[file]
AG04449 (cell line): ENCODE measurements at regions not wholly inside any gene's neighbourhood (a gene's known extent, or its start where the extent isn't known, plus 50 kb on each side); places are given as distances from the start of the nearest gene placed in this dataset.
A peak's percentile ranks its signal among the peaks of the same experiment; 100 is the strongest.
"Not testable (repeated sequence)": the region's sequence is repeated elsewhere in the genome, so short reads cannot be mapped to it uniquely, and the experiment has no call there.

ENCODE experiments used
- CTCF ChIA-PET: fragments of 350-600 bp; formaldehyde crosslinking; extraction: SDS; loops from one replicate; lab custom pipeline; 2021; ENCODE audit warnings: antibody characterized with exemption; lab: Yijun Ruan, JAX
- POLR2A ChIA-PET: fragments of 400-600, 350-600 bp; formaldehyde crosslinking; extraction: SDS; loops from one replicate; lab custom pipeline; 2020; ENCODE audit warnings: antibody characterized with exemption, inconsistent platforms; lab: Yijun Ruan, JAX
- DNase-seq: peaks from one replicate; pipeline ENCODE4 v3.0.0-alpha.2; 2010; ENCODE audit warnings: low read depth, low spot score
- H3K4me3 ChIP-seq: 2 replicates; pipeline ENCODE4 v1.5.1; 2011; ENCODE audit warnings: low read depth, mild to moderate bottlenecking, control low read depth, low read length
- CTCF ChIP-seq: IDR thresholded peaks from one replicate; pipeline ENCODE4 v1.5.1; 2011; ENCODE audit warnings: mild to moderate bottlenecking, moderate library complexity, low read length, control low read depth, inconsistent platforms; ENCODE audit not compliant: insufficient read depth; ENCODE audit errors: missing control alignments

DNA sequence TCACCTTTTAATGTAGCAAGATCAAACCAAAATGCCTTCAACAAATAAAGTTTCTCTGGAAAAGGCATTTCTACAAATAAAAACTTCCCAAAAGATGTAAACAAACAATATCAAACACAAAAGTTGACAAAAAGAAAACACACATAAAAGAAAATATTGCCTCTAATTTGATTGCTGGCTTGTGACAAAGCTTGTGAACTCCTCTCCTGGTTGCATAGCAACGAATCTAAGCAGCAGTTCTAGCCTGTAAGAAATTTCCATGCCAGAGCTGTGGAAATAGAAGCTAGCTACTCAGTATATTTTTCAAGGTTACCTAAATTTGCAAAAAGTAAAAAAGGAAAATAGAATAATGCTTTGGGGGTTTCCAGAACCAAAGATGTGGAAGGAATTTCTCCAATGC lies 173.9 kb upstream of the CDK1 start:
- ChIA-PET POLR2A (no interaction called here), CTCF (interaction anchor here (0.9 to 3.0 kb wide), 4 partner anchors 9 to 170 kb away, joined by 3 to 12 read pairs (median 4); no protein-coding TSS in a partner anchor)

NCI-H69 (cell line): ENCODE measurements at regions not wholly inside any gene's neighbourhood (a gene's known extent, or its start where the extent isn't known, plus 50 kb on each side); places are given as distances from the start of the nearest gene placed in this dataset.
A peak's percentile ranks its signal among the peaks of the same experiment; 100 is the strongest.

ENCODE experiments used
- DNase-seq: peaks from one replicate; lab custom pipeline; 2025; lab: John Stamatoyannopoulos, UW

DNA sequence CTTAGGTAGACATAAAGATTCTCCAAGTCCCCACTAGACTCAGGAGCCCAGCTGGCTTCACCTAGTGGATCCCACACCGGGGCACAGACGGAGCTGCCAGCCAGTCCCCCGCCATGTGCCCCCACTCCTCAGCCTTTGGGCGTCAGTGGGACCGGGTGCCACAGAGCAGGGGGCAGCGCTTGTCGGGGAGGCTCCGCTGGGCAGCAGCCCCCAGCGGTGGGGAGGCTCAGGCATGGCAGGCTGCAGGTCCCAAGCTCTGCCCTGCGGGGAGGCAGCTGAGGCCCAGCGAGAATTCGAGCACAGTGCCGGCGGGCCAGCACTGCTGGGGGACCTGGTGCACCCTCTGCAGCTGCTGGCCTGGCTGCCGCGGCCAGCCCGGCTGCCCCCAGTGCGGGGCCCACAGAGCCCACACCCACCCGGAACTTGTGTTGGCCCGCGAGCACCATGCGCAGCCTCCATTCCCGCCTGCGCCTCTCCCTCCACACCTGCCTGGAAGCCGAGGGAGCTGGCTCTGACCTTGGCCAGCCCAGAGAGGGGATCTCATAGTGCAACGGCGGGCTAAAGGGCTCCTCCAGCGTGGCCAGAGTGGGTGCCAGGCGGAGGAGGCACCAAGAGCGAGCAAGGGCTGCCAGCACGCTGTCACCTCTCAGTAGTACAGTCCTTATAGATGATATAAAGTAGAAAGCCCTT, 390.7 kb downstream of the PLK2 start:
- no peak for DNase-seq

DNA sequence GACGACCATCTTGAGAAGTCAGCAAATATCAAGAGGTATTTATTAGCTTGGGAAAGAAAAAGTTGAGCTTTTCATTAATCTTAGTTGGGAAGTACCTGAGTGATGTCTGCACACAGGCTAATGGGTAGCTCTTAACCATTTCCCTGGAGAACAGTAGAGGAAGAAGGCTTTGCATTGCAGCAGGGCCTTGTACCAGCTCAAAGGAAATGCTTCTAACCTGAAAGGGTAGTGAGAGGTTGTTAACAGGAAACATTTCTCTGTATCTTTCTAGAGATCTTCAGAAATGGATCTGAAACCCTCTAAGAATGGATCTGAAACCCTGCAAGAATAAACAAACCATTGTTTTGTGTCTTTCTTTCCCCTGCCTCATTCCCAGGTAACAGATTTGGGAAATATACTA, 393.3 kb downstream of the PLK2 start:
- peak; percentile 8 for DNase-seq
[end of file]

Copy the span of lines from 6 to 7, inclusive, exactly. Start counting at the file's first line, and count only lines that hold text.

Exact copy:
- POLR2A ChIA-PET: fragments of 400-600, 350-600 bp; formaldehyde crosslinking; extraction: SDS; loops from one replicate; lab custom pipeline; 2020; ENCODE audit warnings: antibody characterized with exemption, inconsistent platforms; lab: Yijun Ruan, JAX
- DNase-seq: peaks from one replicate; pipeline ENCODE4 v3.0.0-alpha.2; 2010; ENCODE audit warnings: low read depth, low spot score